“Garment of Shadows” (2012) by Laurie R. King. The New York Times best-selling author is back in fine form with a new novel of suspense featuring Mary Russell and her husband, Sherlock Holmes. I was disappointed in her last book, “The Pirate King,” because the duo were hardly together at all. Not that this power couple are joined at the hip, but the books really shine when they are sparking off each other in the course of finding justice (or at least a good result for the British empire). “Garment of Shadows” is set in Morocco during a tumultuous period in 1925, and Ms. King is an expert at putting you in a time and place so completely that you can smell the spices (and not so attractive smells, too) in the labyrinthine city of Fez, where most of the action takes place. If you’re a Holmes fan, I highly recommend these books. If you haven’t had the pleasure, start with the first, “The Beekeeper’s Apprentice,” and enjoy them all to fully appreciate the relationship between this intelligent, brave woman and the famous consulting detective.
“Ape House” (2010) by Sara Gruen. I didn’t read “Water for Elephants,” but when I heard “Ape House” was about a researcher working with bonobos, who communicate in sign language, their own language and through lexigrams on a computer, I had to read it. (How many of us know three languages?) It’s a story about how poorly we sometimes treat animals who are practically human, what makes a family, this country’s increasing obsession with reality TV and other nonsensical forms of so-called “news” and how greed can trump humanity if we let it. I found it touching, funny, sad, satirical and suspenseful and raced through it to reach the satisfying conclusion.
“The Pale Blue Eye” (2006) by Louis Bayard is historical fiction and the second of his mysteries I’ve really enjoyed. This one is set in 1830 at West Point Academy. When a young cadet’s body is found hanging in an apparent suicide, former police detective Augustus Landor is asked to quietly investigate. He takes on an assistant, Cadet Edgar Allan Poe. The book’s chapters alternate between Gus’ narrative and reports to him from Poe, who uses his powers of observation to inform Gus about the personalities and quirks of life at West Point. But, when the crimes begin to multiply and things take a decidedly macabre turn, it threatens the friendship between the two men and leads to a shattering conclusion.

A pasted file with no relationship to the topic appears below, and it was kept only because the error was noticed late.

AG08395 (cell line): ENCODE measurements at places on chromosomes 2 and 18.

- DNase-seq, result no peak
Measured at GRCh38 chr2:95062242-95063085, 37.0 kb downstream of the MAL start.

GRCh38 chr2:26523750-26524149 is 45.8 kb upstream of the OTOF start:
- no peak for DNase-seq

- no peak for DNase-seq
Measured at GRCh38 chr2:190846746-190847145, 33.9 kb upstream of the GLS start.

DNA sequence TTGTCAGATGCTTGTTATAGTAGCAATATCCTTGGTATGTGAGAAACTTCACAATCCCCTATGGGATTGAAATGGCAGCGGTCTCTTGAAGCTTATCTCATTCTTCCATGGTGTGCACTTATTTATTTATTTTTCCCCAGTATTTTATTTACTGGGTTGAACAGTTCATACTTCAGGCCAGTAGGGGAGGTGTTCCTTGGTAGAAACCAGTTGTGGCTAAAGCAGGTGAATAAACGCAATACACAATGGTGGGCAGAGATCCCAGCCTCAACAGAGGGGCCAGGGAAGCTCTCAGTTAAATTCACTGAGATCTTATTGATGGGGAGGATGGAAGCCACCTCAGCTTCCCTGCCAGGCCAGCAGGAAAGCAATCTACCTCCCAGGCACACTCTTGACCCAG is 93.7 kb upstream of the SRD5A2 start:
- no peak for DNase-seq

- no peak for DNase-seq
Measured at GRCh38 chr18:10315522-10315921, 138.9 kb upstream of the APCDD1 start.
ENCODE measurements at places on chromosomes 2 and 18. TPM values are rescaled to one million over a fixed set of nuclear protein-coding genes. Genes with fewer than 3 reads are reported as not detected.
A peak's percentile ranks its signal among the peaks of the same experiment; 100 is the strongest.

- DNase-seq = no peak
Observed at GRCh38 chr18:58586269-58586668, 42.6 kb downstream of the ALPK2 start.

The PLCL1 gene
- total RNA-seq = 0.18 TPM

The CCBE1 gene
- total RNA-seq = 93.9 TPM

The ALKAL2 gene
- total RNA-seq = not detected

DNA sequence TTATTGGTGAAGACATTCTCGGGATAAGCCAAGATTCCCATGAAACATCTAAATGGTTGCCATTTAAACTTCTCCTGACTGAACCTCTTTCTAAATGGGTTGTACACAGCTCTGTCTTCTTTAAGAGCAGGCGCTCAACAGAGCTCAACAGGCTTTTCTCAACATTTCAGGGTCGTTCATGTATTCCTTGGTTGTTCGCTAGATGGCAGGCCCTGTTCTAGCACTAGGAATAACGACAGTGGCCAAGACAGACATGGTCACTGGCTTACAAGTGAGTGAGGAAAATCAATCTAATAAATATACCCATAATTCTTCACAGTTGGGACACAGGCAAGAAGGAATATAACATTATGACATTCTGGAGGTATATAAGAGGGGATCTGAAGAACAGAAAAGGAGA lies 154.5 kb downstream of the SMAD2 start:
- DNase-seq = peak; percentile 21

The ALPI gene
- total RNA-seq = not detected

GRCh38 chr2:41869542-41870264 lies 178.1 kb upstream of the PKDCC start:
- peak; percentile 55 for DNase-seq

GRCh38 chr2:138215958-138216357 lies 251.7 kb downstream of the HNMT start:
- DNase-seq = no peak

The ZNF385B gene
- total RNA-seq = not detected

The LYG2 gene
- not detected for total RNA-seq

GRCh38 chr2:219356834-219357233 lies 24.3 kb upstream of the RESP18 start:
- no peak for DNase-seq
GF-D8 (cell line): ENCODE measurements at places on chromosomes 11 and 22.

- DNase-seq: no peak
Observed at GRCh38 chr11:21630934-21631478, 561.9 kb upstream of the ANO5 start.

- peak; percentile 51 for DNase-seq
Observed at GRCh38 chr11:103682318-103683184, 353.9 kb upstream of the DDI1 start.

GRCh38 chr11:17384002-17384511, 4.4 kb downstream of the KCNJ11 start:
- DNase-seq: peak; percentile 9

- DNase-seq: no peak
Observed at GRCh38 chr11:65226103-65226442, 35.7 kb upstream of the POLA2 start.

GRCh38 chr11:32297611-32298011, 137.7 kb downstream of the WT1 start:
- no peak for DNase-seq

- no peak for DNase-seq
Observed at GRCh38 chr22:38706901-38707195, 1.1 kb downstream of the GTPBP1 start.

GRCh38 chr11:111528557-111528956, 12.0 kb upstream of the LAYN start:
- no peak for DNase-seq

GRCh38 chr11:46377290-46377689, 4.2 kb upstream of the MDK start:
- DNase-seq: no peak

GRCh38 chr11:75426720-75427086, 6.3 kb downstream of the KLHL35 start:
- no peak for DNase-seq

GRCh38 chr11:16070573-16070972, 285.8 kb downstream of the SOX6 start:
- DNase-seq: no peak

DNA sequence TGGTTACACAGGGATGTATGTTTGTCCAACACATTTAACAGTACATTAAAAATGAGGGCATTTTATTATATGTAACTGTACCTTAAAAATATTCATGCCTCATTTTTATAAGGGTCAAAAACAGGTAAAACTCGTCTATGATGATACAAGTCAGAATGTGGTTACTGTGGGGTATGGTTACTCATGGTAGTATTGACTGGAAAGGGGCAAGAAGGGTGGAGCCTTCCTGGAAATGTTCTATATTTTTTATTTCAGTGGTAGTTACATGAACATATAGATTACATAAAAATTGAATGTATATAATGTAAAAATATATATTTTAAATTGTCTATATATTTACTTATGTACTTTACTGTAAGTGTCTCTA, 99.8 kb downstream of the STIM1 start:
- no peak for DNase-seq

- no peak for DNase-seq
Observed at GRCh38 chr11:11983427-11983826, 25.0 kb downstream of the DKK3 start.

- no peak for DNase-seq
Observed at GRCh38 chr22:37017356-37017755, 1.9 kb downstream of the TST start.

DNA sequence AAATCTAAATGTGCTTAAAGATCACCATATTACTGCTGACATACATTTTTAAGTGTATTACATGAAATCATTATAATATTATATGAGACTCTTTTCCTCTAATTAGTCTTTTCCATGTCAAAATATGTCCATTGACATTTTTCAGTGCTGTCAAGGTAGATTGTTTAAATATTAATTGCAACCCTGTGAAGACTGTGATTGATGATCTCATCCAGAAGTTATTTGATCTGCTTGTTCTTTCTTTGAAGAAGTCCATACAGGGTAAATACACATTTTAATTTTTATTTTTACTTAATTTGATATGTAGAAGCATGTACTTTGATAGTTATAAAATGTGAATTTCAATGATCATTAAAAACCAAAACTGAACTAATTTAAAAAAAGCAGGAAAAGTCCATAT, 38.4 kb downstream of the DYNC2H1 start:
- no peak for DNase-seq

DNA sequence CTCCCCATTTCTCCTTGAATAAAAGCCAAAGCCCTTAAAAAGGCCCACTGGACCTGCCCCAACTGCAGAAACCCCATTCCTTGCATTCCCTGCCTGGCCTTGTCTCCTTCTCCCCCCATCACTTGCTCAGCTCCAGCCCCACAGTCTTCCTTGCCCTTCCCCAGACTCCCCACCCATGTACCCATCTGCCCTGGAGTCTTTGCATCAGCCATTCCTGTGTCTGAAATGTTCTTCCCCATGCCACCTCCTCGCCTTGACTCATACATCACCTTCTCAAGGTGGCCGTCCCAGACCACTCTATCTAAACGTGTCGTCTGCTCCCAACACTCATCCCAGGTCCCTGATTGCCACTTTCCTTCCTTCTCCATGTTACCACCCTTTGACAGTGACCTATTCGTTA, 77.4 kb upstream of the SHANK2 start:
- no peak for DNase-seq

“The Weird Sisters” (2011) by Eleanor Brown. The first thing you should know is that the title references the three witches in Macbeth, not the modern meaning of “weird.” When Rosalind (Rose), Bianca (Bean) and Cordelia (Cordy) Andreas return to their childhood home in a Midwestern college town where their father is a professor of Shakespeare, it’s ostensibly because their mother has been diagnosed with breast cancer. But each has reached a crossword and is questioning her life and the choices she has made. I love that the book is told in the first person plural (not an easy task) and that the family often speak in quotes from Shakespeare’s plays. This was a fun read, and the family relationships are so true, I could see my siblings and I in the trio of oldest, middle child and youngest.
“The Postmistress” (2010) by Sarah Blake. A story about war and the human spirit ranges from a small town on Cape Cod to the London blitz and the mass evacuations of Jews across Europe from the fall of 1940 to fall 1942. Three stories mingle to create this thought-provoking tale — a Cape Cod postmistress, a local doctor and his wife, and Frankie Bard, a female war correspondent broadcasting nightly from London with Edward R. Murrow as the Nazis rain bombs over the city. Although there is not a single battle or soldier fighting in the book, it’s one of the most heartfelt stories of war I’ve ever read. And, it resonates as much today as it did in the 1940s.
“The Irresistible Henry House” (2010) by Lisa Grunwald is an enthralling tale based on real facts — a home economics program at a college in the Midwest during the late 1940s to ’50s that offered 12 women a semester in a practice house, where they took turns caring for an infant. The babies, loaned by an orphanage for two years at a time, were then put up for adoption and touted as model children. On one hand it makes sense — real life experience for future mothers at a time when marriage and motherhood were expected of women. On the other hand, it’s a callous disregard for the feelings of a child who is passed from hand to hand like a doll. Of course, Henry is different because he grows up at the practice house. But, the book raises so many questions and is an example of how our sociological and psychological views can change so drastically in a short span of time.
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